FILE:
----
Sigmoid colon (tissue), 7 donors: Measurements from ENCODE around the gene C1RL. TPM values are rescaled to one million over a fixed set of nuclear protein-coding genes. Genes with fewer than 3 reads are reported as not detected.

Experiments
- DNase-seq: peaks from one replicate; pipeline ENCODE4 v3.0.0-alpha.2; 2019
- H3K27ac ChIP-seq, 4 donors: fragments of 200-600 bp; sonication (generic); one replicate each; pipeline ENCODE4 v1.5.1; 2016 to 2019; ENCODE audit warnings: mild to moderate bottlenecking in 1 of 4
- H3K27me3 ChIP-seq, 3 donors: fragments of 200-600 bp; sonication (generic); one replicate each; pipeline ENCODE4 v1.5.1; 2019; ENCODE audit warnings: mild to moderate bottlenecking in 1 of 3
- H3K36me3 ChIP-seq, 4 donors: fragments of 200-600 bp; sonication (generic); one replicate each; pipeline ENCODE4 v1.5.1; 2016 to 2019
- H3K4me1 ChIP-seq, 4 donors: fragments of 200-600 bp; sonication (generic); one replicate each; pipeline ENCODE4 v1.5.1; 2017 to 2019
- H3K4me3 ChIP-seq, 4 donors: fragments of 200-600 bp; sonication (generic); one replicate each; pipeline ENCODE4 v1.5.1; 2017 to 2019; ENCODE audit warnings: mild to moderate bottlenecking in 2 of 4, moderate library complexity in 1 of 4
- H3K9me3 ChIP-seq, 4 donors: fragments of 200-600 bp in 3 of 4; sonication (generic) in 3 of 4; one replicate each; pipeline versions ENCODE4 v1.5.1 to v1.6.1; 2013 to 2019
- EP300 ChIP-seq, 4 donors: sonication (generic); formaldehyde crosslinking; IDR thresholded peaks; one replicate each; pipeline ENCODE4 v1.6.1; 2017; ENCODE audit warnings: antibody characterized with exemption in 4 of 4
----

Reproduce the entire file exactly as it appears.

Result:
Sigmoid colon (tissue), 7 donors: Measurements from ENCODE around the gene C1RL. TPM values are rescaled to one million over a fixed set of nuclear protein-coding genes. Genes with fewer than 3 reads are reported as not detected.

Experiments
- DNase-seq: peaks from one replicate; pipeline ENCODE4 v3.0.0-alpha.2; 2019
- H3K27ac ChIP-seq, 4 donors: fragments of 200-600 bp; sonication (generic); one replicate each; pipeline ENCODE4 v1.5.1; 2016 to 2019; ENCODE audit warnings: mild to moderate bottlenecking in 1 of 4
- H3K27me3 ChIP-seq, 3 donors: fragments of 200-600 bp; sonication (generic); one replicate each; pipeline ENCODE4 v1.5.1; 2019; ENCODE audit warnings: mild to moderate bottlenecking in 1 of 3
- H3K36me3 ChIP-seq, 4 donors: fragments of 200-600 bp; sonication (generic); one replicate each; pipeline ENCODE4 v1.5.1; 2016 to 2019
- H3K4me1 ChIP-seq, 4 donors: fragments of 200-600 bp; sonication (generic); one replicate each; pipeline ENCODE4 v1.5.1; 2017 to 2019
- H3K4me3 ChIP-seq, 4 donors: fragments of 200-600 bp; sonication (generic); one replicate each; pipeline ENCODE4 v1.5.1; 2017 to 2019; ENCODE audit warnings: mild to moderate bottlenecking in 2 of 4, moderate library complexity in 1 of 4
- H3K9me3 ChIP-seq, 4 donors: fragments of 200-600 bp in 3 of 4; sonication (generic) in 3 of 4; one replicate each; pipeline versions ENCODE4 v1.5.1 to v1.6.1; 2013 to 2019
- EP300 ChIP-seq, 4 donors: sonication (generic); formaldehyde crosslinking; IDR thresholded peaks; one replicate each; pipeline ENCODE4 v1.6.1; 2017; ENCODE audit warnings: antibody characterized with exemption in 4 of 4